of the cell. (If you couldn't answer (c), then express your answer in terms of an unknown maximum
shear stress σmax.)
e) Now consider a cell monolayer consisting of many cells extending in the positive and negative x1
directions (see below). Again, plot the displacements of beads within the gel substrate as a function of
position, assuming for this part that there is no stress transmitted between cells through the cell cell
f) Now consider a situation where the
amount of (tensile) stress transmitted
through the cell cell junction is non
zero, while assuming that the stress
internal to the cell remains constant.
What is the effect on your plot in (e)?
g) One of the fundamental questions
that arises in the context of tumor cell
transmigration, is whether the tumor
cell forces its way through the
endothelial monolayer or induces the
endothelium to release the cell cell
junctions allowing the tumor cell to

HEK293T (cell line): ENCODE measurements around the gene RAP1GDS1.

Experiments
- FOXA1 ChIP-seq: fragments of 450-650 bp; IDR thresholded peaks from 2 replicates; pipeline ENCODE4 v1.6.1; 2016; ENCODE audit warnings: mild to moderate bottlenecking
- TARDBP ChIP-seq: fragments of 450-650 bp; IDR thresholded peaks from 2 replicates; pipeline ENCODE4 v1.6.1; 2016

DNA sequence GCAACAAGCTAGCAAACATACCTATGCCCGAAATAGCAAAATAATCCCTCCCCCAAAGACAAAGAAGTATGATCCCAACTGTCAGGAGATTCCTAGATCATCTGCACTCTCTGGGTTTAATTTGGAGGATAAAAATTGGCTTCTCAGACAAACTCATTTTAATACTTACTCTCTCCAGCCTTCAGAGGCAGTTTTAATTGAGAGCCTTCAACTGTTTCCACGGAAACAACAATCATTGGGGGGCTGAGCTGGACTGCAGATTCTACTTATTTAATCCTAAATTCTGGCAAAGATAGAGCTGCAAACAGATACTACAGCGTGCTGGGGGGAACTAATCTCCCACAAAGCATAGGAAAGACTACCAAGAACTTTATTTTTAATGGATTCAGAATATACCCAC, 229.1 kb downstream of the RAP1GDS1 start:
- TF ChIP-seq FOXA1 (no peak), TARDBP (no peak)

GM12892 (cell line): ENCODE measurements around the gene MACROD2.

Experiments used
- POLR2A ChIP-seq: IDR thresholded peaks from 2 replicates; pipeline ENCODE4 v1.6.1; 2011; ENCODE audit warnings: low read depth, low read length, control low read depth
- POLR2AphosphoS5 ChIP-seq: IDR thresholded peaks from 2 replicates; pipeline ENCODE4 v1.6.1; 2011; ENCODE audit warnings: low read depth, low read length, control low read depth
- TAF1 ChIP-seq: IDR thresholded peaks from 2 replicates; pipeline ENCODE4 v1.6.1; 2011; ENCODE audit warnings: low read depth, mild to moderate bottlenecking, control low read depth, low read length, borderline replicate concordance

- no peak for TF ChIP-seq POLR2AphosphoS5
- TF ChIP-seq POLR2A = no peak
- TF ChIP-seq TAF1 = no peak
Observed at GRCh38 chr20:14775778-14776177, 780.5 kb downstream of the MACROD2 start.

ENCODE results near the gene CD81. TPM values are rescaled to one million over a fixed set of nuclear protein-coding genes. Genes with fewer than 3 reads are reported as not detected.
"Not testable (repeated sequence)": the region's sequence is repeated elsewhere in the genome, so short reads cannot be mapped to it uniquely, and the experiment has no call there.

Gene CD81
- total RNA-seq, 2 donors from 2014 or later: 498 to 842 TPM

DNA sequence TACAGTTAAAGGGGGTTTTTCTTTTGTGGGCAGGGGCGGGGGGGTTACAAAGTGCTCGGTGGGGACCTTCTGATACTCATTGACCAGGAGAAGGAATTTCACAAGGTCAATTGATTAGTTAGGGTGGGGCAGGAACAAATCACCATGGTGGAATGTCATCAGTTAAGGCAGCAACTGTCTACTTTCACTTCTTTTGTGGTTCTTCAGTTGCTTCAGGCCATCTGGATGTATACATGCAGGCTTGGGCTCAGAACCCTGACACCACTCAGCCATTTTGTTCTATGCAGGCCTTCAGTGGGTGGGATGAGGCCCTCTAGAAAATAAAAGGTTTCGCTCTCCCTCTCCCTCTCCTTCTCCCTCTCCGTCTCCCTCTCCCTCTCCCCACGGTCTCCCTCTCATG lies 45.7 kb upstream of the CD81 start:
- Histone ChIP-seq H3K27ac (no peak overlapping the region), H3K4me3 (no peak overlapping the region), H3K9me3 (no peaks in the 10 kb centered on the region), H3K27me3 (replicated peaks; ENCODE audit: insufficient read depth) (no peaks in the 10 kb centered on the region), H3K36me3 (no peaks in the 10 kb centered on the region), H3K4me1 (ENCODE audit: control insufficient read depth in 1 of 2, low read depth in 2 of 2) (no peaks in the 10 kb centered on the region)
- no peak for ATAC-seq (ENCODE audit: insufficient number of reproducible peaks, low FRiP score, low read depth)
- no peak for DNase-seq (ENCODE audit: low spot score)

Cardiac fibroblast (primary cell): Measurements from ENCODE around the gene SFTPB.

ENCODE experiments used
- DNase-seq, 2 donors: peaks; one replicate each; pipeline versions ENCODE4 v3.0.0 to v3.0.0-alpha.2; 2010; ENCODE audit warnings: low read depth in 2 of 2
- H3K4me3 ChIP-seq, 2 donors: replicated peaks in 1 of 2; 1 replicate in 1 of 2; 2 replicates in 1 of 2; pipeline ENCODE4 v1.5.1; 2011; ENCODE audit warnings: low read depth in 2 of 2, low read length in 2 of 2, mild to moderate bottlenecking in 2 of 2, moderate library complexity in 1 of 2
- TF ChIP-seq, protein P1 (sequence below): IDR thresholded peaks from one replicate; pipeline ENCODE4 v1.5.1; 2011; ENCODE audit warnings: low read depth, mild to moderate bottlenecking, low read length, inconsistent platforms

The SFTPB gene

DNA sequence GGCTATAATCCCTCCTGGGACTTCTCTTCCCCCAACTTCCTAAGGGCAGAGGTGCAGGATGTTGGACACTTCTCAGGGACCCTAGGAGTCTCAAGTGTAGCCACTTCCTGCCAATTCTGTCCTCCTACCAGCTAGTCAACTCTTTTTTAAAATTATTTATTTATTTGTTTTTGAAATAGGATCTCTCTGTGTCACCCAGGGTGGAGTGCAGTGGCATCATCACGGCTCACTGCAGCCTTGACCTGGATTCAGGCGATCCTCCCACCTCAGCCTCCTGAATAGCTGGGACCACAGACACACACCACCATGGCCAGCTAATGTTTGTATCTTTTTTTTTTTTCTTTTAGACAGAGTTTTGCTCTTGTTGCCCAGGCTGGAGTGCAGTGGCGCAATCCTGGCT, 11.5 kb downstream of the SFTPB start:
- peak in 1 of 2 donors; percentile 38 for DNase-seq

pass through easily. How might you
use traction force microscopy to
address this question? A one
paragraph answer should be sufficient.
(Note that there is likely to be more
than one correct answer to this. We are looking more for a logical thought process rather than THE one
correct answer.)
h) By using fluorescent probes, it is observed that the F actin concentration, at the point where the
tumor cell is entering, appears to be higher by approximately a factor of two compared to the rest of the
cell. Based on the tensegrity microstructural model for the cytoskeleton, by how much would you
expect the modulus of the cell to increase? (You may need to make some assumptions to answer this
problem. If so, state them clearly.)
Problem 2 - Microstructural model
Consider a very simplified model for a random network of macromolecules, in which we represent the
network as an array of molecules arranged in a cubic lattice, as schematically shown in the figure. The
molecules are crosslinked at the junction points (the
small circles at the corner) and this single unit cube
of molecules is repeated in space to make up the
molecular network. Assume that all the molecules
have the same properties: N links of Kuhn length h,
and can be modeled as Gaussian chains at
temperature T. The equilibrium length, ro, of each
molecule is r0 = b 2N / 3 .
a) If we load this molecular network along the
vertical direction indicated in the figure, what will
be the measured macroscopic Young's modulus, E?
What will be the Poisson ratio, ν?
b) What happens to the Young’s modulus if we
increase the temperature? Why?
Problem 3: Paper abstract